Chief Information Security Officers – also knowns as CISOs – are senior-level executives working at the intersection of IT and business. Often more active in the background than other executives, their roles have become increasingly important since the start of the pandemic. Johann Alessandroni, Head of Information Security Governance at Excellium Services and Vincent Laurens, CISO of Quintet Private Bank tell us more about their strategic role.
If a capital “C” features in your job title, you can safely assume that you are a pretty “important person”, at least in the context of your company. While envied by many lower ranked employees because of their high salaries, C-level executives also take on more responsibilities than the former. Due to a global increase in cybersecurity attacks in the past year, no C-level executive had to step up more than the CISO.
Like most C-level executives, CISOs are generally speaking very well educated and have at least a decade of experience in their field. Most importantly, their work revolves around making sure that all their company’s information assets and technologies are operating smoothly and are well protected against any IT related risks.
Until a few years ago it was still quite common for them to report to the company’s CIO. However, their increased responsibilities, which nowadays tend to include dealing with business risks and customer privacy, have changed their position on the company’s totem pole.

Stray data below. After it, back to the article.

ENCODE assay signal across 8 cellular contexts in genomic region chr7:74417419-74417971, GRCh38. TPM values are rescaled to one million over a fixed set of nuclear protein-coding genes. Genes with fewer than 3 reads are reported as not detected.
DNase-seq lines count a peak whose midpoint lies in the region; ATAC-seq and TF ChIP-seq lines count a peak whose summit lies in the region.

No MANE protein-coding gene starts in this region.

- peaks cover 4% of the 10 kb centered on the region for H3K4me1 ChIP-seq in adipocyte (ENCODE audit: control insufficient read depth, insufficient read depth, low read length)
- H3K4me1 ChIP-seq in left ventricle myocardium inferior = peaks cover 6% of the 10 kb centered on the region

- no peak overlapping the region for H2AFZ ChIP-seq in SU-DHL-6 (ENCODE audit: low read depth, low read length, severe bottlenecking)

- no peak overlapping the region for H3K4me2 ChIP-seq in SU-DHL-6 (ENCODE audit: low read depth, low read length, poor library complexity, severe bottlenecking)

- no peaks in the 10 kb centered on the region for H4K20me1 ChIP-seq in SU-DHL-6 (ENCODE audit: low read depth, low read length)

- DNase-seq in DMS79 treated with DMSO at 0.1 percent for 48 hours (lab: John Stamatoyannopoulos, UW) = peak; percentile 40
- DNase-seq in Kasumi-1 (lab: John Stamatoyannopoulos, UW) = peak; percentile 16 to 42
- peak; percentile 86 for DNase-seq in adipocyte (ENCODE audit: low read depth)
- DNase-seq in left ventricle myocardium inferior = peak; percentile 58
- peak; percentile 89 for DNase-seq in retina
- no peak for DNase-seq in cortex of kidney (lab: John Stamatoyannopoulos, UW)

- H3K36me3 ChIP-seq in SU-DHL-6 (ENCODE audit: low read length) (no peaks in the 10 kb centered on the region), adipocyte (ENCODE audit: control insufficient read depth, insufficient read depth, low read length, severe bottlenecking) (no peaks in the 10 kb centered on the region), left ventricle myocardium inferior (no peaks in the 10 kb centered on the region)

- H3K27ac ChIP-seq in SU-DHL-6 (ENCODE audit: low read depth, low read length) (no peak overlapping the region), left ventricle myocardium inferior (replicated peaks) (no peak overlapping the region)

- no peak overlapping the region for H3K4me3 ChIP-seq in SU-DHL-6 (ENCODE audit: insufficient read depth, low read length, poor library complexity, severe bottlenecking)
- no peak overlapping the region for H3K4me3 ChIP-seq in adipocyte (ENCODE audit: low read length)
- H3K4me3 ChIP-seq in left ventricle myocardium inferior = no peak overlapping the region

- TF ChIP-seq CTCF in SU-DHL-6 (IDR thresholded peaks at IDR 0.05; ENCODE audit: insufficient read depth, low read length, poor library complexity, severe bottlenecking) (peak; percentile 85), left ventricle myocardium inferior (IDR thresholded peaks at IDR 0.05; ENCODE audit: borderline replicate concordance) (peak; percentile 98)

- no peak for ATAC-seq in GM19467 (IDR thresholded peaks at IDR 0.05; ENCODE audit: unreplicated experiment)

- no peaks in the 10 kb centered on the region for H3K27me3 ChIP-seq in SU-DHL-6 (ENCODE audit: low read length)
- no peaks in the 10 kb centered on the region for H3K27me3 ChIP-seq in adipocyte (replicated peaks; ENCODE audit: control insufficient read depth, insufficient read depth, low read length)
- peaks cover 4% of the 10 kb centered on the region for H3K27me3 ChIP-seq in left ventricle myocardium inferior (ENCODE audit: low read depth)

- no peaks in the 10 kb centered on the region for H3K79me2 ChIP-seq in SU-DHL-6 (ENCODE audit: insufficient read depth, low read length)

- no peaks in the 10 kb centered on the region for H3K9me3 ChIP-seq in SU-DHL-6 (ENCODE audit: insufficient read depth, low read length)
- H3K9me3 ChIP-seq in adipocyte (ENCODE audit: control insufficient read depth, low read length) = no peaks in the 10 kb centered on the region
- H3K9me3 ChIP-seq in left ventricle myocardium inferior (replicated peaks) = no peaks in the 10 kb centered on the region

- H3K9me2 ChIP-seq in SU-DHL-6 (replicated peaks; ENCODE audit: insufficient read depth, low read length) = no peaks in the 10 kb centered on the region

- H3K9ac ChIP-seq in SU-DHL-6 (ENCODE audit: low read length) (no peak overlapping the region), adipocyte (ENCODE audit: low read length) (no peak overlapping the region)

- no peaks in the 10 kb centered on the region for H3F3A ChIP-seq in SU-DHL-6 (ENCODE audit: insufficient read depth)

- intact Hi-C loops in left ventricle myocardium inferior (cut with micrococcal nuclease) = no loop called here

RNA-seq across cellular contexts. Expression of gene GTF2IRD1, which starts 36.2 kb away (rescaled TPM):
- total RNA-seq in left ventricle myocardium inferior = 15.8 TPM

Covid-19’s strong influence on the digitalisation of business processes and the correlated increase in cybersecurity attacks only further highlighted their importance in the Digital Age. Previously still relatively unknown, Covid-19 gave CISOs the opportunity to showcase their skills and significance to the company.
“We were able to gain the confidence of the industry and demonstrate to the various C-level executives that we had the technical skills to prevent all kinds of threats and that there were only few operational processes to adapt to ensure resilience [against cyberattacks],” says Vincent Laurens.
A Personal Touch
Where CISOs were previously mostly concerned with IT related tasks, Covid-19 has shown how important the human element of their work is. Indeed, although the technological aspect of a CISO’s work remains crucial for the well-being of the business, changes in human behaviour are more important than technological reinforcements.
“We realised that it wasn’t necessary to have major technical changes to continue operations but that the [necessary] change was in the ability of people to adopt new ways of communicating or working,” says Johann Alessandroni. “Today he [the CISO] is expected to be able to vulgarise the problems for the general management and to be able to transform something that is extremely technical into something risk-oriented.”
The pandemic has put CISOs in the spotlight and given them the opportunity to step up to the plate. With global trends indicating no slowing down of digitalisation rates, CISOs will certainly continue to play a key role in the businesses of the future.